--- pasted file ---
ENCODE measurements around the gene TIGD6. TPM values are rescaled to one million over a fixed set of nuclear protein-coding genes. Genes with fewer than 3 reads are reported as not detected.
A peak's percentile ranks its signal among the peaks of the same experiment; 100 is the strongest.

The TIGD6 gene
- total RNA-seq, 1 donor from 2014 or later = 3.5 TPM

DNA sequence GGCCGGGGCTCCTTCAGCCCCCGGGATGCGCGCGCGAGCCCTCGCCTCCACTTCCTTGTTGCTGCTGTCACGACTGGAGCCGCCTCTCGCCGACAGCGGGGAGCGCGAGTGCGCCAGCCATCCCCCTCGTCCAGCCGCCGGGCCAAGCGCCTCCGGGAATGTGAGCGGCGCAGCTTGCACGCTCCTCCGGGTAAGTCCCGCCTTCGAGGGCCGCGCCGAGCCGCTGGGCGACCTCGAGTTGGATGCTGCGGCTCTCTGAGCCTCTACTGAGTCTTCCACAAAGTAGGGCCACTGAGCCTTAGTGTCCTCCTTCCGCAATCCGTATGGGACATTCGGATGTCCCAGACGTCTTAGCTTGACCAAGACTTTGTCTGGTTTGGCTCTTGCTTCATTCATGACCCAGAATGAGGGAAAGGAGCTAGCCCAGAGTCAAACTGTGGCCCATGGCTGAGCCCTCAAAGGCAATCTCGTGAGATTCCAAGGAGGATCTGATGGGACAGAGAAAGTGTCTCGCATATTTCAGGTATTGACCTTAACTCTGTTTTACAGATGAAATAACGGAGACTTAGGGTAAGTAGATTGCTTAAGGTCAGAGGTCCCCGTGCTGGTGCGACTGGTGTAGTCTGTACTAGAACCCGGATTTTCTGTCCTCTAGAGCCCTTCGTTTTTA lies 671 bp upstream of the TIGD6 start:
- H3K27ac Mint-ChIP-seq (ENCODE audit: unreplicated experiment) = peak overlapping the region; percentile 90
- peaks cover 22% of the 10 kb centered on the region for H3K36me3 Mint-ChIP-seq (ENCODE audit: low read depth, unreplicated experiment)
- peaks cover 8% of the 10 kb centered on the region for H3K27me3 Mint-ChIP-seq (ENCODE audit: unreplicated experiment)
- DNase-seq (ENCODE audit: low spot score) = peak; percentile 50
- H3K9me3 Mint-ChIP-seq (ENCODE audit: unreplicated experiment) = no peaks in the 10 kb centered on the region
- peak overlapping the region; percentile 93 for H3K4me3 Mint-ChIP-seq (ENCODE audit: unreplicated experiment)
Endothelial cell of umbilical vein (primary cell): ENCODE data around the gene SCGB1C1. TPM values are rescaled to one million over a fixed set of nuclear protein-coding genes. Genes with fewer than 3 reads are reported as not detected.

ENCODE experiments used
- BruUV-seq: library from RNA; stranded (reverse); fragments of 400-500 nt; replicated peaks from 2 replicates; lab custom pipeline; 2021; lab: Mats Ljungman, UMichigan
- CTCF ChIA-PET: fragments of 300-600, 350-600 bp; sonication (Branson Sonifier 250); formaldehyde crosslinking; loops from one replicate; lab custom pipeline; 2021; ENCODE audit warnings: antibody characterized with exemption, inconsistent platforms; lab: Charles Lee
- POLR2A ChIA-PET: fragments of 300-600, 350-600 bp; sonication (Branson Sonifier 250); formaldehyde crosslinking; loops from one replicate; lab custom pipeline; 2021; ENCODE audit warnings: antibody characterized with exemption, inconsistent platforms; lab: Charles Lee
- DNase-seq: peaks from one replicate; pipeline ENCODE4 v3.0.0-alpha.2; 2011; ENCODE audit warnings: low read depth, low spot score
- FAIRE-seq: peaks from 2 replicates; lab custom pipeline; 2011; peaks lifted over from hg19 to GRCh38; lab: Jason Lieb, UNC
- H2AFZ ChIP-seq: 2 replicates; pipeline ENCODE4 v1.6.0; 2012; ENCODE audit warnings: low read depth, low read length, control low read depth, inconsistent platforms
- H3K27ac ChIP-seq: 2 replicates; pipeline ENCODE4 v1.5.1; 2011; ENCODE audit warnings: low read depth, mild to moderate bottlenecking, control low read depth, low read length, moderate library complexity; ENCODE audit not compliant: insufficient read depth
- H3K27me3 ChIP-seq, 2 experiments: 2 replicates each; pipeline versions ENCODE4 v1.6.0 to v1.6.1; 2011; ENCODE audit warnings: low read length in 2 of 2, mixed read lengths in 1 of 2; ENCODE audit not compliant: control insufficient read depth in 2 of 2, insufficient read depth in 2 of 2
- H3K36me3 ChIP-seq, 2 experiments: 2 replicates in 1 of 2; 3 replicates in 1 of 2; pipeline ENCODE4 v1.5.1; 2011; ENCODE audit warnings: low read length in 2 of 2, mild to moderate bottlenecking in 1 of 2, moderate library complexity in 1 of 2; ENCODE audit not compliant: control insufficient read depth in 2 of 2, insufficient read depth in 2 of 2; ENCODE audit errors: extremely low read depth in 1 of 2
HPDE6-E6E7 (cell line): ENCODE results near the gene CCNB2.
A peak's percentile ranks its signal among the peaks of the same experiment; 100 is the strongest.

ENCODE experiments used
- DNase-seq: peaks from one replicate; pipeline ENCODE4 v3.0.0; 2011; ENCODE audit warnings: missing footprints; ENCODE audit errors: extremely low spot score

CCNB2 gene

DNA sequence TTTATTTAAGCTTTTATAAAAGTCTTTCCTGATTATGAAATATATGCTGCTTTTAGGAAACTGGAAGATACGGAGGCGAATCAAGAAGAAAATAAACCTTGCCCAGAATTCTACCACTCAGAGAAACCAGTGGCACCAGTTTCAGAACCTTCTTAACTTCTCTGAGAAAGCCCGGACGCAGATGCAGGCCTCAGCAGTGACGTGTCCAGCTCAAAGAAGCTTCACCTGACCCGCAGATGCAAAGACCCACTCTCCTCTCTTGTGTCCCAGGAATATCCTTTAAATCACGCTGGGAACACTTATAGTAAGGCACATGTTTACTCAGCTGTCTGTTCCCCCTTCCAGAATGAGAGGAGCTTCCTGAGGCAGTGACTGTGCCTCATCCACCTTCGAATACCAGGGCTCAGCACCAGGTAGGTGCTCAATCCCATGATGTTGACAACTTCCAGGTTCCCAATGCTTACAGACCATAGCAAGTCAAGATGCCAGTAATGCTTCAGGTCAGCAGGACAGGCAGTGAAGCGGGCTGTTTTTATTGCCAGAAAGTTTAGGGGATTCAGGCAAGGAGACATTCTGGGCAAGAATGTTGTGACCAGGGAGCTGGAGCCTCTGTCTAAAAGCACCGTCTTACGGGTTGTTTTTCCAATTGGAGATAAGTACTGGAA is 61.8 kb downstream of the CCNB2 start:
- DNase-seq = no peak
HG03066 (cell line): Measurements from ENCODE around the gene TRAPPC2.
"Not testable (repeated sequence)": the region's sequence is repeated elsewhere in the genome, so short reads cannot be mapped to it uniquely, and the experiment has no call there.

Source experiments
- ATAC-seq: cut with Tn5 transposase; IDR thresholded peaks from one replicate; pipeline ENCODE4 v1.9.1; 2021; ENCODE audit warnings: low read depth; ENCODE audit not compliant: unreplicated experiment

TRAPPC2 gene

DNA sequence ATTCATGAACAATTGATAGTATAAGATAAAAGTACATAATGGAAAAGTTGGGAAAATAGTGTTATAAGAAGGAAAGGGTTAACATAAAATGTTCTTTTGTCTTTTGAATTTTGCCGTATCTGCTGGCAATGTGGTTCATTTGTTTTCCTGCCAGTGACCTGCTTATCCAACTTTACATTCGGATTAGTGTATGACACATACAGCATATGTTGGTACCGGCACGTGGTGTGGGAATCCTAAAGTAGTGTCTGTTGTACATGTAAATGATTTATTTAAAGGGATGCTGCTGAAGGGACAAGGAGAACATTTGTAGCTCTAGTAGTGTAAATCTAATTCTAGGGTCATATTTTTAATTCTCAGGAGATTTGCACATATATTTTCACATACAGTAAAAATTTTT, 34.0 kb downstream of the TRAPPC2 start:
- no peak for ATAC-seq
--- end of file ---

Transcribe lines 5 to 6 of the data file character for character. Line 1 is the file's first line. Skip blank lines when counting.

DNA sequence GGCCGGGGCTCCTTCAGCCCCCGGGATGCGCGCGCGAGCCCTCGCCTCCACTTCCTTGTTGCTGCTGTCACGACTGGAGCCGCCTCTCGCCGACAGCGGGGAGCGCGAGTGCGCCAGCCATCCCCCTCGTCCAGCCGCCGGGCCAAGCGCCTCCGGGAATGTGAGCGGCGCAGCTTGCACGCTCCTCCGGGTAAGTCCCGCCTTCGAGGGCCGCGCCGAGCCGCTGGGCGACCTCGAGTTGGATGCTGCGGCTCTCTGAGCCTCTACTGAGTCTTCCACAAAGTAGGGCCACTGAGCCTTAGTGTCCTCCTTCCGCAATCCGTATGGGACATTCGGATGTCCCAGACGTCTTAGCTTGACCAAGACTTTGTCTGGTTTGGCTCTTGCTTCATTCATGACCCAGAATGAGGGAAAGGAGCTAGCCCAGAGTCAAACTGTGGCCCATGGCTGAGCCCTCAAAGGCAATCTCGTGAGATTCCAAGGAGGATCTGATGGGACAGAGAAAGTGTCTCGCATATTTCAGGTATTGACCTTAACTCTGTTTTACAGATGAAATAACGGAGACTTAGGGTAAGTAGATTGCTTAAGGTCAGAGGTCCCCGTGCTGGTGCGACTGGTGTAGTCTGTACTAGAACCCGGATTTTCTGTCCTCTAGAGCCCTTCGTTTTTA lies 671 bp upstream of the TIGD6 start:
- H3K27ac Mint-ChIP-seq (ENCODE audit: unreplicated experiment) = peak overlapping the region; percentile 90